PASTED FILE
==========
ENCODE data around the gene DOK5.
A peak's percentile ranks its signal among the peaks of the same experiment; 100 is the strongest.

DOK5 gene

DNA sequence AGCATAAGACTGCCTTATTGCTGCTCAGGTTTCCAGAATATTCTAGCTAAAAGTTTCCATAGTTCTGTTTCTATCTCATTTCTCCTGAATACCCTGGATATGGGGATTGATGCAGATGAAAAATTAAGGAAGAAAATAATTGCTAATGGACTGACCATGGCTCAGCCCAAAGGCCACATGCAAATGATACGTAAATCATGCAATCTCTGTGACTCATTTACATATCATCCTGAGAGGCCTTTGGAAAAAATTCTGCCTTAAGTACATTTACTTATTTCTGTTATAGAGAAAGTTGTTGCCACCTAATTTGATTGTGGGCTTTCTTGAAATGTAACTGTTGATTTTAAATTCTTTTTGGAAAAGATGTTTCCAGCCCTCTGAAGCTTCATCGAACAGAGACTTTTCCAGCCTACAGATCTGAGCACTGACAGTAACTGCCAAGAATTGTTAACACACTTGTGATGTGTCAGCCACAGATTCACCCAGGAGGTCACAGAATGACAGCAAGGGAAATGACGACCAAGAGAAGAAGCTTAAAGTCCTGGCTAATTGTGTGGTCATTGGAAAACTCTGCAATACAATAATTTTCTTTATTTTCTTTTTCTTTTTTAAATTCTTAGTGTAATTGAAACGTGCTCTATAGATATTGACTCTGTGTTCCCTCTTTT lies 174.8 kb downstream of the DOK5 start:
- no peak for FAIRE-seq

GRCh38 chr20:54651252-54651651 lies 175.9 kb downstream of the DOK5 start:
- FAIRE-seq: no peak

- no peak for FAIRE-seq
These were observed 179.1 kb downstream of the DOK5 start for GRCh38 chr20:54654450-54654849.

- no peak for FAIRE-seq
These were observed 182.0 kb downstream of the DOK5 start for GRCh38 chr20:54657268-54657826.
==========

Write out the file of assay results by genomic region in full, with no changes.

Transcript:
ENCODE data around the gene DOK5.
A peak's percentile ranks its signal among the peaks of the same experiment; 100 is the strongest.

DOK5 gene

DNA sequence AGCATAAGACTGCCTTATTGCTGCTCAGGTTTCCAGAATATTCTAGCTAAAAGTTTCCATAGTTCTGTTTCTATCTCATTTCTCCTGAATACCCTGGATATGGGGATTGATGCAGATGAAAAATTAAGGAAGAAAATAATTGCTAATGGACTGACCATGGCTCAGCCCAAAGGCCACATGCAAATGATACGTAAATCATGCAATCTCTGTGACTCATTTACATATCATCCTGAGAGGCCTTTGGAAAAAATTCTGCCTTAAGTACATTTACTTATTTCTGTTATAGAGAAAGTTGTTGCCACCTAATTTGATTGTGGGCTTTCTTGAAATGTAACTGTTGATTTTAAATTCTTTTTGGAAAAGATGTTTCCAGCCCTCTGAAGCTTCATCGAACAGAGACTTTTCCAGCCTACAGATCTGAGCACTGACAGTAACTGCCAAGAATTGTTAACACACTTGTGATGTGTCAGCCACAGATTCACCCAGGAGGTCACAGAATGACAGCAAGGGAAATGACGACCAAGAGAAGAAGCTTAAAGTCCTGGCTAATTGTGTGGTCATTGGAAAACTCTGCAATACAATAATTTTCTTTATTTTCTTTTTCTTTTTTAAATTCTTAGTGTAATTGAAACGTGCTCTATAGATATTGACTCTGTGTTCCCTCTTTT lies 174.8 kb downstream of the DOK5 start:
- no peak for FAIRE-seq

GRCh38 chr20:54651252-54651651 lies 175.9 kb downstream of the DOK5 start:
- FAIRE-seq: no peak

- no peak for FAIRE-seq
These were observed 179.1 kb downstream of the DOK5 start for GRCh38 chr20:54654450-54654849.

- no peak for FAIRE-seq
These were observed 182.0 kb downstream of the DOK5 start for GRCh38 chr20:54657268-54657826.